Consequences of a Criminal Conviction

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If you have been arrested in Alabama and are awaiting trial, or if you have a previous conviction and are considering expungement then you should consider reading further. Being arrested and convicted of either a misdemeanor or felony in Alabama carries both short-term and long-term detrimental effects on a person’s livelihood. Having a criminal record can be a hindrance to many aspects of a person’s life. There are both economic and social consequences to consider.

Short-term effects of a conviction are of course the possibility of imprisonment, fines/restitution, and probation or parole. Long-term effects are more abstract but they can have a real noticeable effect on someone’s ability to function normally. After a conviction or after serving jail time, a person can be limited in their ability to move around freely during the period of probation. With a criminal record, a person is also limited in their ability to enroll in many institutes of higher learning. On a related note, it is also much more difficult in many cases to gain scholarships or grants if a person has a criminal record. Housing opportunities can also be hindered due to some housing/apartment associations limiting residence to those without a criminal record. Alabama law also prohibits people who have been convicted of a violent felony from having the right to buy or possess a firearm. While Alabama law specifically states only violent felons have this restriction Federal law trumps this definition. Under Federal law, anyone convicted of a felony is restricted from their right to own a firearm. On top of this, some misdemeanor charges can lead to the same restrictions. Employment opportunities might be limited and so can admission or retention of professional organizations pertinent to your career.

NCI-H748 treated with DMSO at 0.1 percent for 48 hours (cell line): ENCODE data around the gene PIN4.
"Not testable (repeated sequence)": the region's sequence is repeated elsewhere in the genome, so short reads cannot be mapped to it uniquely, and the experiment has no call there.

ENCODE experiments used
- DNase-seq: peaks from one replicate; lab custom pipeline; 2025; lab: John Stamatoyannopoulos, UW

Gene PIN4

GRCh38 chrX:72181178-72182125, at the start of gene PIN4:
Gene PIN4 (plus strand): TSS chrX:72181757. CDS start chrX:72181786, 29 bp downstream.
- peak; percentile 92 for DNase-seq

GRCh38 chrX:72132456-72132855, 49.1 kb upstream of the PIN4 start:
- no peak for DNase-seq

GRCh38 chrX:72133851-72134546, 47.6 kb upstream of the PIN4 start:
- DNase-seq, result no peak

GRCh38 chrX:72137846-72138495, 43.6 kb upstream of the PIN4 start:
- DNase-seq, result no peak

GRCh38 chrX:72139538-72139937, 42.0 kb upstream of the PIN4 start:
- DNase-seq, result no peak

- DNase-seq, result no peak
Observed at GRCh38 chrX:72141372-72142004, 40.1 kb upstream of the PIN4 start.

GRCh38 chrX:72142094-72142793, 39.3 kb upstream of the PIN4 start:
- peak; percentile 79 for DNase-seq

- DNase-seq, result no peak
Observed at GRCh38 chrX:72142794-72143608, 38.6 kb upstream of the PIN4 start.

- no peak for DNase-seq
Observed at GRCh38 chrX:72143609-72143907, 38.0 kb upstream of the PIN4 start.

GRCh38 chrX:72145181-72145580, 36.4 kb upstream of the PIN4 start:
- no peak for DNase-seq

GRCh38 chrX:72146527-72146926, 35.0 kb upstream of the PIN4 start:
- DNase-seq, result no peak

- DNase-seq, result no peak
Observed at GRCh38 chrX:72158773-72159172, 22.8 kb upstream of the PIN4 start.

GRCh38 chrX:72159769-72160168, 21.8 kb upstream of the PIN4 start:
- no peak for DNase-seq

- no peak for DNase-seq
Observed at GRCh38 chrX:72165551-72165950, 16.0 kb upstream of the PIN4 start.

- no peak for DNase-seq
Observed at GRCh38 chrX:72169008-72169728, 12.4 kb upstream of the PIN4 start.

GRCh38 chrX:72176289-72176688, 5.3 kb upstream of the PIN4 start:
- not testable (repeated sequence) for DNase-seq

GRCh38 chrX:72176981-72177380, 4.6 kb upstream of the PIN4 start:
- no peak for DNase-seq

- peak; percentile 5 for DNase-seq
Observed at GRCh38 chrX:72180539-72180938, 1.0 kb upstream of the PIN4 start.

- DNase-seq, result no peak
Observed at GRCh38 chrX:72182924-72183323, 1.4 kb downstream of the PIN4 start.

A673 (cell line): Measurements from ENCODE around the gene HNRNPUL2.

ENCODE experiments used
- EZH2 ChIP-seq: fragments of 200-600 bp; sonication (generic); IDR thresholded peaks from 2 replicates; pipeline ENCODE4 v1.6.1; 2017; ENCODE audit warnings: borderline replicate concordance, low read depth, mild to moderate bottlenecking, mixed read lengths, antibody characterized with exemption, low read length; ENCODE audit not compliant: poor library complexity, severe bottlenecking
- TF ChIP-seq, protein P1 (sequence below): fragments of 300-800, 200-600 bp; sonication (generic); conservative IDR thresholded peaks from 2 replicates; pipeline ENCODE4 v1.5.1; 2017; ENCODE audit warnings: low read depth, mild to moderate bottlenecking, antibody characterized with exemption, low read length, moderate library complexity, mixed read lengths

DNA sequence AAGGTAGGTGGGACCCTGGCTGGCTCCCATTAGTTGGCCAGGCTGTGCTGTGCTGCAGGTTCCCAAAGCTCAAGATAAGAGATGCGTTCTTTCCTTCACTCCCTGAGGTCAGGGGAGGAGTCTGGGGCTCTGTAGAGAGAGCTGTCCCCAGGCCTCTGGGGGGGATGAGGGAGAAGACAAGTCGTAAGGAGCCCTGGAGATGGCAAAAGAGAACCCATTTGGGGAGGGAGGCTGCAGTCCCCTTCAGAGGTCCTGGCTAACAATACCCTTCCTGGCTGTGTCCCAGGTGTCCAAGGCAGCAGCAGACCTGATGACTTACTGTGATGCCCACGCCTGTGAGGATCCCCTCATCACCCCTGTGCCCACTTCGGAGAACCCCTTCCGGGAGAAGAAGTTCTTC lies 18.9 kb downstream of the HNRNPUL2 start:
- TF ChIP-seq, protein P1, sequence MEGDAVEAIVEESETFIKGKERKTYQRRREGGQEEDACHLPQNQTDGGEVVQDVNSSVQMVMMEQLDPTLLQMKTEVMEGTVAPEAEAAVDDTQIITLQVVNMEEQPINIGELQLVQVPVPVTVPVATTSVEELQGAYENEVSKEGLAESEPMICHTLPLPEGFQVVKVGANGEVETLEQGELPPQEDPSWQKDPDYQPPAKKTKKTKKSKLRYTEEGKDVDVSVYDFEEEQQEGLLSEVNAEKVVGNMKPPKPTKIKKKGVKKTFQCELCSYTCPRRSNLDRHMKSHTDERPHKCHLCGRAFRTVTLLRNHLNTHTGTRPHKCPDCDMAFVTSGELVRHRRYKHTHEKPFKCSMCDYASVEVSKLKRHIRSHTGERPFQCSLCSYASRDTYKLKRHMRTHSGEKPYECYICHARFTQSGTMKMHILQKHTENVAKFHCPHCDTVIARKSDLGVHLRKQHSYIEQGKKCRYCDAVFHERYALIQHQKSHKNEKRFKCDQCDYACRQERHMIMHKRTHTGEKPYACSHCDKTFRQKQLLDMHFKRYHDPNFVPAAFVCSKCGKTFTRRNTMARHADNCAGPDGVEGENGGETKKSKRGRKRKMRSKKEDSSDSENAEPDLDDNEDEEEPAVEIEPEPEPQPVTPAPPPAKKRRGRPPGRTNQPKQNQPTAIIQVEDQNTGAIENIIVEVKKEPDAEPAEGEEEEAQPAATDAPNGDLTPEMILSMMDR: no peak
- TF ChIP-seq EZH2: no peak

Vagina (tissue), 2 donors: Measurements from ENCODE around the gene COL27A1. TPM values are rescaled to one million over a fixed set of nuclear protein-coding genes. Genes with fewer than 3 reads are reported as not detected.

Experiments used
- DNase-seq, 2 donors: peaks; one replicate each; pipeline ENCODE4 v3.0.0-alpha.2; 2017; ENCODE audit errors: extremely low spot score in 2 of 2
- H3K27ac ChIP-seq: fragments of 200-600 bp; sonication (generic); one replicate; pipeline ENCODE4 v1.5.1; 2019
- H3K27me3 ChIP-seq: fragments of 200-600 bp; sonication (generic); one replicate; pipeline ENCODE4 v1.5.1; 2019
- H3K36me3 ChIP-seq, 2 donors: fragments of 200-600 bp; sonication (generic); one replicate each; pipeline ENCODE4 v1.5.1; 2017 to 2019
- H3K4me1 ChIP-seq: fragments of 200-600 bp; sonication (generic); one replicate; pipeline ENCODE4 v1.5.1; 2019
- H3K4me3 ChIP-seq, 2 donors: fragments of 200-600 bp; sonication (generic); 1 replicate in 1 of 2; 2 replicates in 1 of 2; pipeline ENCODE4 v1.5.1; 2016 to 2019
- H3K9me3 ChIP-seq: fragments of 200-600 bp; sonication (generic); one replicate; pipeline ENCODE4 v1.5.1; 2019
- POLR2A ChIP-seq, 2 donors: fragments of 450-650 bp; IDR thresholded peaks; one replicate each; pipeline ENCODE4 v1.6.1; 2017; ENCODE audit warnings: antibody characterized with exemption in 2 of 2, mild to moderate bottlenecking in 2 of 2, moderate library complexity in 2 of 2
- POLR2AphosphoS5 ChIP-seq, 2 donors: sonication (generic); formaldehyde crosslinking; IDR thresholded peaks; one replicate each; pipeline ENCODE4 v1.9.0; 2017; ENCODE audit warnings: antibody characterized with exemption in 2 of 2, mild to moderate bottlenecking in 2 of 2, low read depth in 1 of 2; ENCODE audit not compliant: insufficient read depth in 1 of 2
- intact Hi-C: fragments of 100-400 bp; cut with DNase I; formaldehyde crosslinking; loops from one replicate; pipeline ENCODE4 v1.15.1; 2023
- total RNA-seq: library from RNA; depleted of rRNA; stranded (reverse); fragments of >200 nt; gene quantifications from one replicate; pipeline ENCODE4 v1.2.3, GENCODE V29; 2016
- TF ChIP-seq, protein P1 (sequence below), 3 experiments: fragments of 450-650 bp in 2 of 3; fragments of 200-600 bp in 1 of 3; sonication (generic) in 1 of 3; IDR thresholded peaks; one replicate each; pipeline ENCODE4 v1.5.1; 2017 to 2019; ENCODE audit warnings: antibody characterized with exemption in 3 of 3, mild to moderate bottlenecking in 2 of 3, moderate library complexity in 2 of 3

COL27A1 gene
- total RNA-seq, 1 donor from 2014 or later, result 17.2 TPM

What Can You Do?

During the legislative session of 2021, Alabama updated its expungement laws. For those that do not know, expungement is the process of destroying or sealing a person’s criminal record. This record is either entirely wiped clean or it is sealed and cannot be accessed. In Alabama, a person’s record can now be expunged of both misdemeanors and some felonies. If a person’s record is expunged then they do not have to disclose the arrest and conviction when asked by an employer for example. It is recommended to contact an attorney with knowledge surrounding expungements because the petition can still be protested by a prosecutor.

Do you want your record expunged?

Contact us now to see if your record can be expunged. Travis Juneau knows how to help. As a trial lawyer, he knows how to properly argue on your behalf. Travis has had hundreds of favorable results for his clients. Contact our offices today to request a consultation.